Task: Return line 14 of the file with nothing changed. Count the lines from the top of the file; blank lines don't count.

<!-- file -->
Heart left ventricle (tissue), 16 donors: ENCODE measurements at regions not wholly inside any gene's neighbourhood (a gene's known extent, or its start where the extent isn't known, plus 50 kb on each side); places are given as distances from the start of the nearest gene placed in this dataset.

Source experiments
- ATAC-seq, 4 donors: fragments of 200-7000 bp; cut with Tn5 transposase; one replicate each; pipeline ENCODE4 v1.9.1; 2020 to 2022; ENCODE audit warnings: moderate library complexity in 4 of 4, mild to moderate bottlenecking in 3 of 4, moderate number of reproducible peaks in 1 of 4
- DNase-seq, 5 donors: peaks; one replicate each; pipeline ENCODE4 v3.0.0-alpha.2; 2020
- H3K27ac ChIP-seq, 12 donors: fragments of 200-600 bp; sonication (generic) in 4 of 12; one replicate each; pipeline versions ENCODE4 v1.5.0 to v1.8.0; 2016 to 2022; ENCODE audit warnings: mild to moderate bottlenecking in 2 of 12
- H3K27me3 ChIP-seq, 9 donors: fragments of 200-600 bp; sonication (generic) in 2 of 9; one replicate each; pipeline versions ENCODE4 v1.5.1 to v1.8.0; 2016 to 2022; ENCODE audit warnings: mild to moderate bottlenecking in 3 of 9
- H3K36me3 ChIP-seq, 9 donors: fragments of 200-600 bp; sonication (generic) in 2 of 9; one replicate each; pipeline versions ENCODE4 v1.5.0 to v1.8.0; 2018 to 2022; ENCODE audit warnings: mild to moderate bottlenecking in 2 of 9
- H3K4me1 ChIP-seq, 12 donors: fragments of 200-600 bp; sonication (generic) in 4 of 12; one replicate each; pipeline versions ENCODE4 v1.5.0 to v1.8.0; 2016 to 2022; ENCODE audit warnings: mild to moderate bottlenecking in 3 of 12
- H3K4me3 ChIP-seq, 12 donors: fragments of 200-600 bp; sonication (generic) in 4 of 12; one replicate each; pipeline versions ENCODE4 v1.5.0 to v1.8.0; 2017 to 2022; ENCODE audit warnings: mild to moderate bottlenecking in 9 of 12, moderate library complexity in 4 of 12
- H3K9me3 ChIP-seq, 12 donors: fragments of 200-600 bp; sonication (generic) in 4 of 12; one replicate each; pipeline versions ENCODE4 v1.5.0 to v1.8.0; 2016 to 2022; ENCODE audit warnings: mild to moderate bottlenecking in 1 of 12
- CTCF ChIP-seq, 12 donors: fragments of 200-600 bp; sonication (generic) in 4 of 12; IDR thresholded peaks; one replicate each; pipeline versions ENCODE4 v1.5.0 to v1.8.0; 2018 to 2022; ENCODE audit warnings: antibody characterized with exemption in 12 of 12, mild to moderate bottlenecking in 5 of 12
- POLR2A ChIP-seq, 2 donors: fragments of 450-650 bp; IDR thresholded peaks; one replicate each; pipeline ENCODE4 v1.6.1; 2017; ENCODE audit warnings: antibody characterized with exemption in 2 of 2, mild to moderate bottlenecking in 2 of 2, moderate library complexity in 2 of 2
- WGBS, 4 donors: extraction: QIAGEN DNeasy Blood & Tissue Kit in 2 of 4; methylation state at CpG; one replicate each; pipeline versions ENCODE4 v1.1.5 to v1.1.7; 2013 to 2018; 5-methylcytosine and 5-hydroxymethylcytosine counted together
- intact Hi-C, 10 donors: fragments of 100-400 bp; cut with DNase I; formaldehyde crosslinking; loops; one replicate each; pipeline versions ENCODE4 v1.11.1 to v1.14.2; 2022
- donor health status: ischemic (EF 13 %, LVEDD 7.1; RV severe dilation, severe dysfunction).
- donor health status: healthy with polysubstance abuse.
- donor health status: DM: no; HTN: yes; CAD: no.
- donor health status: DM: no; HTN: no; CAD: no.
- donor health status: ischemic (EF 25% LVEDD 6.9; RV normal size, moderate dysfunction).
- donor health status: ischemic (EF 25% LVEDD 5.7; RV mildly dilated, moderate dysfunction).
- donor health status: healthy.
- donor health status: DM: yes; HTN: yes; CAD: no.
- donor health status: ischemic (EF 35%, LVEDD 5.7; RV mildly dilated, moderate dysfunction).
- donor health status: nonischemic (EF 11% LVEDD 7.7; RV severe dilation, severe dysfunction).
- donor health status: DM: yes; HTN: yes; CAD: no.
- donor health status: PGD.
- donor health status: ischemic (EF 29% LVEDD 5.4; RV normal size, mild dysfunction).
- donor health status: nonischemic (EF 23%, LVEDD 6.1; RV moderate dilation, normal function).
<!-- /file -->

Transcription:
- intact Hi-C, 10 donors: fragments of 100-400 bp; cut with DNase I; formaldehyde crosslinking; loops; one replicate each; pipeline versions ENCODE4 v1.11.1 to v1.14.2; 2022